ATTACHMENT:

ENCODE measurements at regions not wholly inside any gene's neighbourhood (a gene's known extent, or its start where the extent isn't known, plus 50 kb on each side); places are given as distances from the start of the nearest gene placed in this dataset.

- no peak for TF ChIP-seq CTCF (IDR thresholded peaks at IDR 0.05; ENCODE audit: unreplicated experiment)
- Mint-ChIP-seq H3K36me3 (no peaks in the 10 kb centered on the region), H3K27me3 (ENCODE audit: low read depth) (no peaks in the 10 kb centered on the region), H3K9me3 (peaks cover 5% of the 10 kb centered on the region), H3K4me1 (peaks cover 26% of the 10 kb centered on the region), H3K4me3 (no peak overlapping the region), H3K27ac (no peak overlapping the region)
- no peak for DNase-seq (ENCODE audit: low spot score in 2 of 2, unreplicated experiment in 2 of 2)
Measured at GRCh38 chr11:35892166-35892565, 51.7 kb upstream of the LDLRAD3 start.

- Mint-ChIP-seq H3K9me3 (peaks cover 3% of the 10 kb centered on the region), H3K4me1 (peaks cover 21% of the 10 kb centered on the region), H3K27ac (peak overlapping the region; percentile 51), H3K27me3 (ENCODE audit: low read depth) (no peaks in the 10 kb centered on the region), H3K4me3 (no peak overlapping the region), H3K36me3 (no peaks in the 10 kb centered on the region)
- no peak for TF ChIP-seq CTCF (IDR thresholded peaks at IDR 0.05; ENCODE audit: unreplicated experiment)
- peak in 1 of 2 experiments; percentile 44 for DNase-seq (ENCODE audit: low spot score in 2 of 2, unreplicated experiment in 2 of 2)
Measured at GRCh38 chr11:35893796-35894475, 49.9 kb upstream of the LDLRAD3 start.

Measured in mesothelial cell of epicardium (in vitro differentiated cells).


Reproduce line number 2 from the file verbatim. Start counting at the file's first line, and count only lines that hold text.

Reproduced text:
- no peak for TF ChIP-seq CTCF (IDR thresholded peaks at IDR 0.05; ENCODE audit: unreplicated experiment)